Kata Brings Palms Design to Camera Bags


Shopping for a professional camcorder can take weeks or even months of research. Consideration of optics, format, frame rates, and more is huge in determining the right camera for you. Does anyone put this much thought into buying a camera bag? They should. I’ve owned plenty of good and bad cases over the years. Finding the right balance of protection, usability, and price has been a chore -- until I found the D-Light Capsule from Kata.

I took on a long term documentary project late last year and chose to shoot the ‘phase one’ interviews with the video-enabled Canon 7D DSLR. With the initial interviews now largely complete, my client -- a New York based arts organization -- has requested live performance footage for B-roll. I’ve chosen the Panasonic HMC-40 for this phase of the project. A variety of factors was considered in making this decision, but the most important one was weight. There are still DSLR interviews to conduct. Working solo with two camera systems can get cumbersome.

I thought choosing a lightweight case for the HMC-40 would require a lot compromises. “Lightweight” is usually code for zero protection with limited storage space. The Kata D-Light Capsule 181 flips that on its head. Weighing in at about 3 pounds, the case carries the video camera, charger, extra batteries, and even some audio equipment with room to spare. Similar to Kata’s Palms Lighting cases, the D-Light Capsule employs an arched structure that provides an amazing level of protection without adding bulk or weight. Handles at the top and sides of the bag make it easy to pick up or pull from an equipment shelf. The functional form is equally understated and attractive.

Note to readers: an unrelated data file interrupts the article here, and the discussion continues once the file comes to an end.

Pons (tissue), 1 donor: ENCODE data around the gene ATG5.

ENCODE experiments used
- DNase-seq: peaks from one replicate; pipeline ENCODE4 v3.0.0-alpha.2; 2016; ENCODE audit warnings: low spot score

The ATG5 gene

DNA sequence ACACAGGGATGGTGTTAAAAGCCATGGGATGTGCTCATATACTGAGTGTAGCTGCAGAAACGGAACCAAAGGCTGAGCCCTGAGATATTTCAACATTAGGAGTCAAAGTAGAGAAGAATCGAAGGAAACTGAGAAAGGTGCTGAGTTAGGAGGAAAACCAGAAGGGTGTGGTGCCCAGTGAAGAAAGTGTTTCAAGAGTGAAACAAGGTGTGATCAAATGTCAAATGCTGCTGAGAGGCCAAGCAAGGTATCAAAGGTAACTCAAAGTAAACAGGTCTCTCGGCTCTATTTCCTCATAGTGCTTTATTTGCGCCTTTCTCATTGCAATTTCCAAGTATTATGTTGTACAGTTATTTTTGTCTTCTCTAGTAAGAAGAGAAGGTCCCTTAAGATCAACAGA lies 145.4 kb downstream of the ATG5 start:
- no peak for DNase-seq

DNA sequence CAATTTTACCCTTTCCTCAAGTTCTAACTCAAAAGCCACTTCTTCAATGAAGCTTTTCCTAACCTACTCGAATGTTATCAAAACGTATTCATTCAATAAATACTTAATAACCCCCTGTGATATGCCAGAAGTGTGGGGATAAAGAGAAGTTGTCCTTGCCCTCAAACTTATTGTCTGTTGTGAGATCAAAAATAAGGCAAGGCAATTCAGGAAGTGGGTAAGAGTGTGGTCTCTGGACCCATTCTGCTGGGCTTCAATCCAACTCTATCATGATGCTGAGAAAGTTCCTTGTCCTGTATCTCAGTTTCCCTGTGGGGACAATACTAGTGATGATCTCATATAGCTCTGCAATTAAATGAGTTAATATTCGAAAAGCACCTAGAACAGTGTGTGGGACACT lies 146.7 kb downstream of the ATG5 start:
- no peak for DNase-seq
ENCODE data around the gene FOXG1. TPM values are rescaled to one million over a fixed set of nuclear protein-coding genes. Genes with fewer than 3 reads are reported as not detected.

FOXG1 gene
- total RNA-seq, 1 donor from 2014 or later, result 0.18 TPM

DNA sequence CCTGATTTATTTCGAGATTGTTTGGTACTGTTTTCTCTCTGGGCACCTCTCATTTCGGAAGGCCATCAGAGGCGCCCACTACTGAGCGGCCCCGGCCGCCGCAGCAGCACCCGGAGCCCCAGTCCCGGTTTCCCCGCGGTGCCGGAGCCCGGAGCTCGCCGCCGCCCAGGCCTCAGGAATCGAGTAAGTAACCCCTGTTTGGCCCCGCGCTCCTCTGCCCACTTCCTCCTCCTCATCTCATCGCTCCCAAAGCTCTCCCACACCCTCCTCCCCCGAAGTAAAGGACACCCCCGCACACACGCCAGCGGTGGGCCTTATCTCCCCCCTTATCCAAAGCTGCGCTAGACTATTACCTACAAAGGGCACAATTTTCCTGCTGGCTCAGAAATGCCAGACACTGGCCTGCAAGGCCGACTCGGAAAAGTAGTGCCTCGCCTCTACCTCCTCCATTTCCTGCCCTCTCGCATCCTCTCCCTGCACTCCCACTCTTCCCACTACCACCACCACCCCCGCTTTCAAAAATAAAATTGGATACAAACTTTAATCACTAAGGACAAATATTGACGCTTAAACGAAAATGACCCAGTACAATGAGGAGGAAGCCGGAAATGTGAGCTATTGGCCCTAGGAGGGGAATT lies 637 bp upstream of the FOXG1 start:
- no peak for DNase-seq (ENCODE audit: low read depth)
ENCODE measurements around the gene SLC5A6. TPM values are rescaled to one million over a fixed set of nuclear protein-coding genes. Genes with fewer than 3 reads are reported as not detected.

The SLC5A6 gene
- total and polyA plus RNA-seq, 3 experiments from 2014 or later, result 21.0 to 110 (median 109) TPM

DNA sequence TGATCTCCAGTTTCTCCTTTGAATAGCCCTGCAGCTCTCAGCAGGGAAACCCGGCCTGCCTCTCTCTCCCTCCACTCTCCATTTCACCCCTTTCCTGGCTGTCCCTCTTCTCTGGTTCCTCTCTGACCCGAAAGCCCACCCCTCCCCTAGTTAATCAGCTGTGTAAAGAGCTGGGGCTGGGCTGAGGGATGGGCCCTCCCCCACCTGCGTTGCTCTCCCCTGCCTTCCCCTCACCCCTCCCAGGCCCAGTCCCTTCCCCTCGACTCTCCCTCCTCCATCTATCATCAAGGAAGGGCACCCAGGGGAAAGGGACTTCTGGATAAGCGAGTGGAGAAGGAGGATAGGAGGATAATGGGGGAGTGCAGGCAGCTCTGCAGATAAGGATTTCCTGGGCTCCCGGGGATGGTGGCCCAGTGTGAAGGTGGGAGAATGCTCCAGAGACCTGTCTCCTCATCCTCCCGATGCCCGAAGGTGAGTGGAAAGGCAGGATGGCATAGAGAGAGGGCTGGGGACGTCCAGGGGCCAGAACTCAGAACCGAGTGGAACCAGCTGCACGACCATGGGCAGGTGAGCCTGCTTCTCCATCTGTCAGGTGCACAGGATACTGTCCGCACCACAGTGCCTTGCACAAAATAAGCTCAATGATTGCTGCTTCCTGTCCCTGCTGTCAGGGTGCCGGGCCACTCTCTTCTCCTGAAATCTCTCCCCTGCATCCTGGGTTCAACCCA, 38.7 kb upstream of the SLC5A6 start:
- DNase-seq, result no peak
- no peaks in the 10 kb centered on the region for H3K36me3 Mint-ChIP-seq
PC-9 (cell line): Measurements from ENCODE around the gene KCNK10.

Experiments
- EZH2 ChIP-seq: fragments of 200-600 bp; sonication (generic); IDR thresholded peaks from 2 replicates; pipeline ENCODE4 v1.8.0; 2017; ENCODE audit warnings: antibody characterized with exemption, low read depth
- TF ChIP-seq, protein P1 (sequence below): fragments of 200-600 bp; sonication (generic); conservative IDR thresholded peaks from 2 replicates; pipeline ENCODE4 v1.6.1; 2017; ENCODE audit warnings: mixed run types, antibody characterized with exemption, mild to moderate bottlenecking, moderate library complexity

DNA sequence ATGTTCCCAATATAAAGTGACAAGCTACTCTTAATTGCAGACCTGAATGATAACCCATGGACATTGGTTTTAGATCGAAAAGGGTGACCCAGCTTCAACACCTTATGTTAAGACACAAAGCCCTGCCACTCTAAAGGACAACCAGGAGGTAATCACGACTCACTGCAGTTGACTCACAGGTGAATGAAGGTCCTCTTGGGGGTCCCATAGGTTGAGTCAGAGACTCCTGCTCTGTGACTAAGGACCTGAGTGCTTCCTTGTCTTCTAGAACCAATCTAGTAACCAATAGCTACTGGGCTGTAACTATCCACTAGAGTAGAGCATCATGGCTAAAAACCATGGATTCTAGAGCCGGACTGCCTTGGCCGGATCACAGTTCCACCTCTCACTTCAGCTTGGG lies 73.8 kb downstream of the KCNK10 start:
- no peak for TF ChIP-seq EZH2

The inside of the capsule is bright Kata yellow. This makes it easy to find the little bits that always blend in to the dark grey or black interiors of other camera bags. This is a big help for a guy like me. I own 5 HDMI right angle adapters due to in-bag misplacement.

Kata D-Light Capsules come in 3 sizes to match today’s popular pro camcorders.

All of the capsules are compatible with the Kata Detachable Trolley System (DTS). This is basically a luggage cart for camera and lighting cases. I was able to fit the D-Light 181 over the handle of my rolling carry-on. The bigger bags will need the DTS Trolley.

Starting at under $100, the new capsules are significantly lower in cost and lighter in weight than other pro-grade camera cases. I haven’t seen a carrier product offer this much dollar-to-value in a long time.

Included are the usual Kata suspects: wide ergonomic shoulder strap, removable rain cover, and a 5 year warranty. D-Light Capsules are available from B&H in black or gray.

David Flores is a photographer and filmmaker based in New York City.